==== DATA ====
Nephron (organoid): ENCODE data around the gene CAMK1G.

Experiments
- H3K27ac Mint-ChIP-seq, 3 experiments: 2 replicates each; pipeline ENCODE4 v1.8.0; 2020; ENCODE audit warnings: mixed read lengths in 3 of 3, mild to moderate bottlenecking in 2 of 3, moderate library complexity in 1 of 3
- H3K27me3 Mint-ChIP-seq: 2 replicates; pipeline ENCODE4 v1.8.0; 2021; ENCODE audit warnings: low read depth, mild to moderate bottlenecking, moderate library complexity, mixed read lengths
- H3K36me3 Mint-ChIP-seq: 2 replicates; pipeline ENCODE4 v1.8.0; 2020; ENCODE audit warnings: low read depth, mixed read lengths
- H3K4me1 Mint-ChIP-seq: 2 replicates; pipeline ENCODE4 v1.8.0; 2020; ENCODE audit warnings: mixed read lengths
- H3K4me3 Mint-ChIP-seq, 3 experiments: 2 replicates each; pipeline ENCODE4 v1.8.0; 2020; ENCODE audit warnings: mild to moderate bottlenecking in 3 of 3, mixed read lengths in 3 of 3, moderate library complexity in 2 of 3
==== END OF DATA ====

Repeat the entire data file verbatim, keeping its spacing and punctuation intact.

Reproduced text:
Nephron (organoid): ENCODE data around the gene CAMK1G.

Experiments
- H3K27ac Mint-ChIP-seq, 3 experiments: 2 replicates each; pipeline ENCODE4 v1.8.0; 2020; ENCODE audit warnings: mixed read lengths in 3 of 3, mild to moderate bottlenecking in 2 of 3, moderate library complexity in 1 of 3
- H3K27me3 Mint-ChIP-seq: 2 replicates; pipeline ENCODE4 v1.8.0; 2021; ENCODE audit warnings: low read depth, mild to moderate bottlenecking, moderate library complexity, mixed read lengths
- H3K36me3 Mint-ChIP-seq: 2 replicates; pipeline ENCODE4 v1.8.0; 2020; ENCODE audit warnings: low read depth, mixed read lengths
- H3K4me1 Mint-ChIP-seq: 2 replicates; pipeline ENCODE4 v1.8.0; 2020; ENCODE audit warnings: mixed read lengths
- H3K4me3 Mint-ChIP-seq, 3 experiments: 2 replicates each; pipeline ENCODE4 v1.8.0; 2020; ENCODE audit warnings: mild to moderate bottlenecking in 3 of 3, mixed read lengths in 3 of 3, moderate library complexity in 2 of 3